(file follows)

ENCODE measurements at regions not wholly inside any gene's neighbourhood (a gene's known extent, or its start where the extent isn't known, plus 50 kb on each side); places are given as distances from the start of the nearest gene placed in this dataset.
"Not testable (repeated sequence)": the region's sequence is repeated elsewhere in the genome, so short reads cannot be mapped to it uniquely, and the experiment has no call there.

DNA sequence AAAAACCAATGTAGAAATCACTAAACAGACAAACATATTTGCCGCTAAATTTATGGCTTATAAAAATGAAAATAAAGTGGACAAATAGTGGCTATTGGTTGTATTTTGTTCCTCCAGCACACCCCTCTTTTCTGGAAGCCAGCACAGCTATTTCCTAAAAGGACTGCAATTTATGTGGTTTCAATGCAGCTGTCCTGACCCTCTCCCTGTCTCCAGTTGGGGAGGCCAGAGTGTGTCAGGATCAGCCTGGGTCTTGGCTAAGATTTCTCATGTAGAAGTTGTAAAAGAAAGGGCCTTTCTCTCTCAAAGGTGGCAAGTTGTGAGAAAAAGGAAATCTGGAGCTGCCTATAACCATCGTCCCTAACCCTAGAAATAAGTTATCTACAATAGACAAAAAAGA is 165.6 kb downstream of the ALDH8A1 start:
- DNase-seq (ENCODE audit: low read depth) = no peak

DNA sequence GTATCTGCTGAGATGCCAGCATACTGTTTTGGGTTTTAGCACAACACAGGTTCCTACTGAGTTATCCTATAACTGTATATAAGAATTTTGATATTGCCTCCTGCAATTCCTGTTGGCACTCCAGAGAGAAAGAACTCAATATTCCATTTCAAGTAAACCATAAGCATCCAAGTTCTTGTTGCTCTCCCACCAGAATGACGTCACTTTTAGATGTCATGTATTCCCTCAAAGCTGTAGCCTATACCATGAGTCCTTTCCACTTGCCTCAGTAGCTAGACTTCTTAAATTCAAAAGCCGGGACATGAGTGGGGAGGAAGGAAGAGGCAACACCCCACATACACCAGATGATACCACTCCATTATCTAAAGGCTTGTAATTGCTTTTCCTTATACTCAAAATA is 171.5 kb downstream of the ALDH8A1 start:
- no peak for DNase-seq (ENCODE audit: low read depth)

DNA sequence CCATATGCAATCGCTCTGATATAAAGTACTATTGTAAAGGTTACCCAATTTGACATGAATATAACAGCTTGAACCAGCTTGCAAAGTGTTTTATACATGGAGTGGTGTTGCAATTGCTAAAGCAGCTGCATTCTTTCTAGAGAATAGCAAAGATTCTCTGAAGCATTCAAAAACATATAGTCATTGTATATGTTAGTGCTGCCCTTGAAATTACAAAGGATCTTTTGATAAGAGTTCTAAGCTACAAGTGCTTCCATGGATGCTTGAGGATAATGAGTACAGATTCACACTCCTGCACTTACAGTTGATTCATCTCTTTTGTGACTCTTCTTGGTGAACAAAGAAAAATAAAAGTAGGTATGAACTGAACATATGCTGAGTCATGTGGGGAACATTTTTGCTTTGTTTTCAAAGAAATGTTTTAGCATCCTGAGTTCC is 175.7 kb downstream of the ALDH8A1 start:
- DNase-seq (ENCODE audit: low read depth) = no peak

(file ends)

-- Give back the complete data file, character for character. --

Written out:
ENCODE measurements at regions not wholly inside any gene's neighbourhood (a gene's known extent, or its start where the extent isn't known, plus 50 kb on each side); places are given as distances from the start of the nearest gene placed in this dataset.
"Not testable (repeated sequence)": the region's sequence is repeated elsewhere in the genome, so short reads cannot be mapped to it uniquely, and the experiment has no call there.

DNA sequence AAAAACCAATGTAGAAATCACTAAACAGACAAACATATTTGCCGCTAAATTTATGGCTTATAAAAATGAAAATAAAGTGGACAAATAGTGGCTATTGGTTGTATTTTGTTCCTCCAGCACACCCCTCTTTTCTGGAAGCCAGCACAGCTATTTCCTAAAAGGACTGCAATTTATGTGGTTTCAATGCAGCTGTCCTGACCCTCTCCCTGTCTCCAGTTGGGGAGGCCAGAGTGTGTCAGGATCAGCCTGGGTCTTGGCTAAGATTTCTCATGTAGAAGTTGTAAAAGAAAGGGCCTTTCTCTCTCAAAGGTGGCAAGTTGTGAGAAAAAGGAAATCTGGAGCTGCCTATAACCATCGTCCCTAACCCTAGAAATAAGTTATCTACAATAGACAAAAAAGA is 165.6 kb downstream of the ALDH8A1 start:
- DNase-seq (ENCODE audit: low read depth) = no peak

DNA sequence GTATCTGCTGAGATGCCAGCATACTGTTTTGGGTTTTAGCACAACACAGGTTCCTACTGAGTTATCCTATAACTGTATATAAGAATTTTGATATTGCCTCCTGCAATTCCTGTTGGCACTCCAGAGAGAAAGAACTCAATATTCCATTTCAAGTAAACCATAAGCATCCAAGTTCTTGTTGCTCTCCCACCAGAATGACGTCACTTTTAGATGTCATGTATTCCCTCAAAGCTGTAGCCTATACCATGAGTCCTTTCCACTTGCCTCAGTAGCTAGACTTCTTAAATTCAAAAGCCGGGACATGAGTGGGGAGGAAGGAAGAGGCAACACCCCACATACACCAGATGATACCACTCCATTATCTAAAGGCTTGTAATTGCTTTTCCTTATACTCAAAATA is 171.5 kb downstream of the ALDH8A1 start:
- no peak for DNase-seq (ENCODE audit: low read depth)

DNA sequence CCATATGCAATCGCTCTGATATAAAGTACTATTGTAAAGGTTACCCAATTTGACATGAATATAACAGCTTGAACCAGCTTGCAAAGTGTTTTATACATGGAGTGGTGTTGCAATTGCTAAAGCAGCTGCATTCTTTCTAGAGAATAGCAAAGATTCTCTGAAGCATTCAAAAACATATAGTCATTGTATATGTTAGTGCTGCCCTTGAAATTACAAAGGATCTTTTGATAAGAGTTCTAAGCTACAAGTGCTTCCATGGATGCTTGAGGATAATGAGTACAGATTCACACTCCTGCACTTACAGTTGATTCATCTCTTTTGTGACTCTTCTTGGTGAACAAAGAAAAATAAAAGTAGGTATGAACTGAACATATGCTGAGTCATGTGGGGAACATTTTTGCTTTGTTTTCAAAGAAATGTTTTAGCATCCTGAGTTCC is 175.7 kb downstream of the ALDH8A1 start:
- DNase-seq (ENCODE audit: low read depth) = no peak